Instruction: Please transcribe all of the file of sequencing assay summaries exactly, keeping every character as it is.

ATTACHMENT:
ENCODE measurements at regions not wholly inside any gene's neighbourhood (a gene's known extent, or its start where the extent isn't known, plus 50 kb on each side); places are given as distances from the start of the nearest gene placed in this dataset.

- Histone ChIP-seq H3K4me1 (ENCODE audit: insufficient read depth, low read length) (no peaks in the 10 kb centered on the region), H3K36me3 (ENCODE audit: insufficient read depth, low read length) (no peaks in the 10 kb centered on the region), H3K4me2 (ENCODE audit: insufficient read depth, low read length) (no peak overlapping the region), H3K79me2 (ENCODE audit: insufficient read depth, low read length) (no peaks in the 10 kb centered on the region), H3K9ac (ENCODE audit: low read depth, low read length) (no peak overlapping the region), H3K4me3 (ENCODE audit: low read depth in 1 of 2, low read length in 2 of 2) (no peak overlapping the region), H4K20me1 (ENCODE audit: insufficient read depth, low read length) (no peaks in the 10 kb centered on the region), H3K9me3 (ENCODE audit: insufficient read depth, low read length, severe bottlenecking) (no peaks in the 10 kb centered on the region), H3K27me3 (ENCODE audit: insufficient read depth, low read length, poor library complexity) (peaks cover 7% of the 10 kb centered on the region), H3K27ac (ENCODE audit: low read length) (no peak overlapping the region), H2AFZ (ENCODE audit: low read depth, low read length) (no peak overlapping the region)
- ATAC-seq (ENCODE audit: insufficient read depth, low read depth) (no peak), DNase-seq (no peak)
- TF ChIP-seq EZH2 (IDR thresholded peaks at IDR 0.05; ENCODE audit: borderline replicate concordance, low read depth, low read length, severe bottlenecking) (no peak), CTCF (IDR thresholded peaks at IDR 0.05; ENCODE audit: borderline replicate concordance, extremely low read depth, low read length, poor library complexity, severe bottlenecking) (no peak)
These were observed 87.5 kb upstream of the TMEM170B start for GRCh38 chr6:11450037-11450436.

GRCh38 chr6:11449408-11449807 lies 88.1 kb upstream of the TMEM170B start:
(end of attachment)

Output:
ENCODE measurements at regions not wholly inside any gene's neighbourhood (a gene's known extent, or its start where the extent isn't known, plus 50 kb on each side); places are given as distances from the start of the nearest gene placed in this dataset.

- Histone ChIP-seq H3K4me1 (ENCODE audit: insufficient read depth, low read length) (no peaks in the 10 kb centered on the region), H3K36me3 (ENCODE audit: insufficient read depth, low read length) (no peaks in the 10 kb centered on the region), H3K4me2 (ENCODE audit: insufficient read depth, low read length) (no peak overlapping the region), H3K79me2 (ENCODE audit: insufficient read depth, low read length) (no peaks in the 10 kb centered on the region), H3K9ac (ENCODE audit: low read depth, low read length) (no peak overlapping the region), H3K4me3 (ENCODE audit: low read depth in 1 of 2, low read length in 2 of 2) (no peak overlapping the region), H4K20me1 (ENCODE audit: insufficient read depth, low read length) (no peaks in the 10 kb centered on the region), H3K9me3 (ENCODE audit: insufficient read depth, low read length, severe bottlenecking) (no peaks in the 10 kb centered on the region), H3K27me3 (ENCODE audit: insufficient read depth, low read length, poor library complexity) (peaks cover 7% of the 10 kb centered on the region), H3K27ac (ENCODE audit: low read length) (no peak overlapping the region), H2AFZ (ENCODE audit: low read depth, low read length) (no peak overlapping the region)
- ATAC-seq (ENCODE audit: insufficient read depth, low read depth) (no peak), DNase-seq (no peak)
- TF ChIP-seq EZH2 (IDR thresholded peaks at IDR 0.05; ENCODE audit: borderline replicate concordance, low read depth, low read length, severe bottlenecking) (no peak), CTCF (IDR thresholded peaks at IDR 0.05; ENCODE audit: borderline replicate concordance, extremely low read depth, low read length, poor library complexity, severe bottlenecking) (no peak)
These were observed 87.5 kb upstream of the TMEM170B start for GRCh38 chr6:11450037-11450436.

GRCh38 chr6:11449408-11449807 lies 88.1 kb upstream of the TMEM170B start: